In vivo evidence that protease-activated receptors 1 and 2 modulate gastrointestinal transit in the mouse

Authors


Department of Pathophysiology & Therapeutics, Faculty of Pharmaceutical Sciences, Kinki University, 3-4-1 Kowakae, Higashi-Osaka 577-8502, Japan. E-mail: kawabata@phar.kindai.ac.jp

Abstract

  • Protease-activated receptors (PARs) 1 and 2 modulate the gastric and intestinal smooth muscle motility in vitro. In the present study, we examined if activation of PAR-2 and PAR-1 could alter gastrointestinal transit in mice.

  • Intraperitoneal administration of the PAR-2-activating peptide SLIGRL-NH2, but not the inactive control LSIGRL-NH2, at 1–5 μmol kg−1, in combination with the aminopeptidase inhibitor amastatin at 2.5 μmol kg−1, facilitated gastrointestinal transit in a dose-dependent manner. The human PAR-1-derived peptide SFLLR-NH2 and the specific PAR-1 agonist TFLLR-NH2, but not the inactive control FSLLR-NH2, at 2.5–10 μmol kg−1, in combination with amastatin, also promoted gastrointestinal transit.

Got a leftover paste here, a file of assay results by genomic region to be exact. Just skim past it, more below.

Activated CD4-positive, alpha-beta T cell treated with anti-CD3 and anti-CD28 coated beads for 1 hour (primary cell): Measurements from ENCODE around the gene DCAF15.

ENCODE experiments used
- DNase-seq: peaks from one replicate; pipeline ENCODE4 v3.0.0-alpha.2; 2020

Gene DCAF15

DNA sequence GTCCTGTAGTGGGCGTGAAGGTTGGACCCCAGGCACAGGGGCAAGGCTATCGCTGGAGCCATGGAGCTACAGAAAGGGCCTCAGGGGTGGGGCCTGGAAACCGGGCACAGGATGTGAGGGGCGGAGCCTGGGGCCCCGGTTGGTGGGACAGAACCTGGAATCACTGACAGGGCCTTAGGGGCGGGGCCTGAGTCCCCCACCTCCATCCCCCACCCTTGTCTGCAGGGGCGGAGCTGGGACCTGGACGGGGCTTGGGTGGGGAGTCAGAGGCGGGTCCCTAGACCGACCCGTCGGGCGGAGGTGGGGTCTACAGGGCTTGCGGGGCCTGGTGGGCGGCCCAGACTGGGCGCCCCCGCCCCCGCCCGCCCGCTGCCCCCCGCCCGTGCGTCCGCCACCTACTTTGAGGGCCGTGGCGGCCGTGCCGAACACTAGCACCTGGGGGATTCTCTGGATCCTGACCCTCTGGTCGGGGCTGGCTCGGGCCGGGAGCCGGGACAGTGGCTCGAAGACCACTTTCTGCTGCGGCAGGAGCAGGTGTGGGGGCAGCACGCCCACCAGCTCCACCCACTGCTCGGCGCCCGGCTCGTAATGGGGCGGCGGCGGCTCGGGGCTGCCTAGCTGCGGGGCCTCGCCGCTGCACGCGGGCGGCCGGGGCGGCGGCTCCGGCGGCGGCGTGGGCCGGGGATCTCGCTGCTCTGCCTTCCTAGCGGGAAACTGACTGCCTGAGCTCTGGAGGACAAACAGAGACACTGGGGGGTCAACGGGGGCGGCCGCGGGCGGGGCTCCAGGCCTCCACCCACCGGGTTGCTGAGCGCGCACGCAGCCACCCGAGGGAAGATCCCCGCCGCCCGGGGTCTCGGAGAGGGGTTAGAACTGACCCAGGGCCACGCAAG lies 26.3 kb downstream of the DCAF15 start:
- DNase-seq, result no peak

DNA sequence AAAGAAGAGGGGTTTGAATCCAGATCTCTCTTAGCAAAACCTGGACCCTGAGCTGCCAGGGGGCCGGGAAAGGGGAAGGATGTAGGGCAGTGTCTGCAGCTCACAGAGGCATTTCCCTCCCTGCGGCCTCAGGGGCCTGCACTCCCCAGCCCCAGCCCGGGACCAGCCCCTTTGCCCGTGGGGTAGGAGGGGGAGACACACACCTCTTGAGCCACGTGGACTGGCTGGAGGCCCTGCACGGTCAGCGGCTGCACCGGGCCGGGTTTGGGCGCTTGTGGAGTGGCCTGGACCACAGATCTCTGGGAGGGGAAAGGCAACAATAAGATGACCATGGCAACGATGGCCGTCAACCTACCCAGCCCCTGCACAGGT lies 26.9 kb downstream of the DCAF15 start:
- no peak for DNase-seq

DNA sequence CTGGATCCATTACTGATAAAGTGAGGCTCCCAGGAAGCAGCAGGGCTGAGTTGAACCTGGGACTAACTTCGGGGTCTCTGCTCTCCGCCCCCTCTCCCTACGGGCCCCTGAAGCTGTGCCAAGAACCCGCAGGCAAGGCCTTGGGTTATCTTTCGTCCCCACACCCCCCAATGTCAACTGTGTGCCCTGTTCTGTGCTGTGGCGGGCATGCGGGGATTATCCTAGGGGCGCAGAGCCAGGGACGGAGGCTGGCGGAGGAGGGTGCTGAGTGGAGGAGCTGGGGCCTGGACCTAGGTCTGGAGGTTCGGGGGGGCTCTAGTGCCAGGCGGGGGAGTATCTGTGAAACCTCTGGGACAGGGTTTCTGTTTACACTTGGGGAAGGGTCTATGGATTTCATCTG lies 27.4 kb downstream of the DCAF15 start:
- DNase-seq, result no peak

• The Ca2+-activated, small conductance K+ channel inhibitor apamin at 0.01 μmol kg−1 significantly potentiated the actions of SLIGRL-NH2 and TFLLR-NH2 at subeffective doses.

  • The increased gastrointestinal transit exerted by either SLIGRL-NH2 at 5 μmol kg−1 or TFLLR-NH2 at 10 μmol kg−1 was completely abolished by the L-type Ca2+ channel inhibitor verapamil at 61.6 μmol kg−1. In contrast, the tyrosine kinase inhibitor genistein at 18.5 μmol kg−1 failed to modify the effects of the agonists for PAR-2 or PAR-1.

  • These findings demonstrate that PAR-1 and PAR-2 modulate gastrointestinal transit in mice in vivo. Our data also suggest that the PAR-1-and PAR-2-mediated effects are modulated by apamin-sensitive K+ channels and are dependent on activation of L-type Ca2+ channels, but independent of tyrosine kinase. Our study thus provides novel evidence for the physiological and/or pathophysiological roles of PARs 1 and 2 in the digestive systems, most probably during inflammation.

British Journal of Pharmacology (2001) 133, 1213–1218; doi:10.1038/sj.bjp.0704211

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